One guarantee you can count on is that you are going to have unexpected expenses. You can let these monetary arrows disrupt your budget completely or you can head them off — even if it’s only partially — by building an emergency slush fund into your budget. Then, when an appliance breaks just out of warranty or you lose income due to an unforeseeable circumstance, you won’t be playing catch-up for months to come.
6. Letting the Expected Become the Unexpected
Some expenses are completely unpredictable, while others are foreseeable. Many of the items you own have life expectancies that can be predicted to some degree. For instance, having to replace the tires and brakes on your vehicles should never come as a complete surprise. Keep track of when you made purchases and replacements of items with limited endurances and plan accordingly for their demise. This way, you’ll be able to prepare for the repairs rather than being ambushed by these eventualities.
7. Not Using a Money Management Professional to Help with Family Budgeting
Apart from their expertise, the nice thing about a money management pro is their objectivity. Because they have no personal stake in your family’s budget, they can remain above the fray of conflicting spending patterns. Because it’s so rare to find that everyone in the household is on the same page when it comes to finances, it’s nice to have the professional involved so that they can be a mediator of sorts to help smooth out any conflicts in the budgeting process.
8. Being Too Budget Conscious
Yes, it’s entirely possible to lean too far in the other direction. If no money is allocated for fun times and the occasional indulgence, families can quickly come to resent budgeting. When families commit to a budget, they often think they are automatically assigning themselves to a life of grim austerity; they believe they will not be able to have discretionary funds, meaning no “play money.” This is not necessarily true — as long as you budget a realistic amount for dining out, going to the movies or taking a trip, you can still take part in those things.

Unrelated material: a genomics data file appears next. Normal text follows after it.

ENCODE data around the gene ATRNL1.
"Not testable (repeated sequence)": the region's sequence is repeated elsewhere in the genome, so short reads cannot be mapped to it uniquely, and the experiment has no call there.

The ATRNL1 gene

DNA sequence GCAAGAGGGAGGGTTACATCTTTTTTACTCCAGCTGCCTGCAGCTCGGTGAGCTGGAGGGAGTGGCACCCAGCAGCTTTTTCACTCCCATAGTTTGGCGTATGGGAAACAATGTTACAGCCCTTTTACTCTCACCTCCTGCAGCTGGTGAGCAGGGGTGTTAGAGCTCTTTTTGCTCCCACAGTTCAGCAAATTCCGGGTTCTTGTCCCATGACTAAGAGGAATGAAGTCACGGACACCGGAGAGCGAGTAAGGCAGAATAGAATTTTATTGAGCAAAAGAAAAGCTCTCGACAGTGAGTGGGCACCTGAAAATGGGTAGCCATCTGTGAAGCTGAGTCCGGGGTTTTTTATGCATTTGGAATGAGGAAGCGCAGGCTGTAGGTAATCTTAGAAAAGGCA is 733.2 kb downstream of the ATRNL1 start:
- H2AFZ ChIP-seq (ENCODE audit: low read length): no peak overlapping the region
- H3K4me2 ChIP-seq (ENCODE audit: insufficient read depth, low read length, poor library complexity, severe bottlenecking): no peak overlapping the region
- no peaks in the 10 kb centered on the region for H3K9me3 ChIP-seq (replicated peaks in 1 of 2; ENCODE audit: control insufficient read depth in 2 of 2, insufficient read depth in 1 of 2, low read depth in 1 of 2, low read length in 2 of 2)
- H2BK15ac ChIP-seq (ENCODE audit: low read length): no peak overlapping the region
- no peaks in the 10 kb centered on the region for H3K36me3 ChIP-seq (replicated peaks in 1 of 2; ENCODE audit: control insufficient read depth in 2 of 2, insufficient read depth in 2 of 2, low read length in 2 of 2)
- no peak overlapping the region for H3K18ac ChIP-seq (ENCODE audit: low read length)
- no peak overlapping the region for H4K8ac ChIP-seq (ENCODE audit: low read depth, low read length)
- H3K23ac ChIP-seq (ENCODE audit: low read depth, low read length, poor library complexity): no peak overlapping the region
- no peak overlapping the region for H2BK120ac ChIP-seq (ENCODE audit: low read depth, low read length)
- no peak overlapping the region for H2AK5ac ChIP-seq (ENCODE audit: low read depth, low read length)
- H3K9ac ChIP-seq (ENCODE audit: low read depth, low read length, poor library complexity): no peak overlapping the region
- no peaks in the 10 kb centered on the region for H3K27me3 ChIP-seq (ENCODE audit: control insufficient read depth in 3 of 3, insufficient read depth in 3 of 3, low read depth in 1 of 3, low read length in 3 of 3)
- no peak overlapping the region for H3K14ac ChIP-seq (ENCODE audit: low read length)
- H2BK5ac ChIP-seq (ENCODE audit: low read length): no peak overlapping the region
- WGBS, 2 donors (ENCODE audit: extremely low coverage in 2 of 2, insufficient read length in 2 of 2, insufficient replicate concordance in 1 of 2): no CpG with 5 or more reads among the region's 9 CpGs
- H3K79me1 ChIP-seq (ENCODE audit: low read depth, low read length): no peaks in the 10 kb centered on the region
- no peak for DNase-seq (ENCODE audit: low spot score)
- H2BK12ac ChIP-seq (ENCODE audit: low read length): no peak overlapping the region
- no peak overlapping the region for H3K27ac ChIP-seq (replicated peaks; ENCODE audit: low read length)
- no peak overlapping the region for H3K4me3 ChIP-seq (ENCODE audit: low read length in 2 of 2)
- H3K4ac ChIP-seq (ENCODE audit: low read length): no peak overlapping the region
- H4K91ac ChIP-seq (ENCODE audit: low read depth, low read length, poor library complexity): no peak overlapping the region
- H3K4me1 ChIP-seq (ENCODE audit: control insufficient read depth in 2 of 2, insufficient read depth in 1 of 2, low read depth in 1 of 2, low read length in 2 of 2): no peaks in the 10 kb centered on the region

9. Not Striking a Balance Between Savings and Debt Reduction
While we have stressed the necessity of paying down your debt as part of this process, attention must be paid to savings as well, if only for those emergency situations discussed above. Therefore, small contributions to savings while aggressively paying off the debts may be the best of both worlds. The important thing is to set goals in both areas and make sure they are realistic. We all like to feel a sense of accomplishment, right? If your goals are unrealistic and aren’t met quickly, it may cause you to give up – and then you’re back to where you started, which is the last thing you want.
10. Ignoring the Counsel of Experts
Good advice is there for the taking, either from professionals, self-help sources or friends who have successfully navigated a similar journey. To either pretend these outlets don’t exist or seek them out and then not heed their advice is like not listening to what your doctor says about that growth on your leg. We all think we are above asking for help or that we know more than we do; it’s human nature. The truth is, all successful people had help and got expert guidance along the way – it’s why they’re successful. Following good advice is a major step on the road to success. And, when you’ve completed the transformation to a fully budgeted, debt-free family, you may be surprised to find your friends coming to you for some good advice on how to do it!
About The Author
Terry McCoy has spent over 25 years in the credit union industry all focused in the lending area in both New York State and Texas. He has spent over 16 year at his current credit union, Amplify Credit Union, in dual roles as a Sr. Training Specialist and a Sr. Credit Analyst. Outside of the credit union industry, he has spent the last 4 years as a volunteer Credit Counselor, Financial Counselor and a facilitator of Money Management classes for an Austin affordable housing non-profit.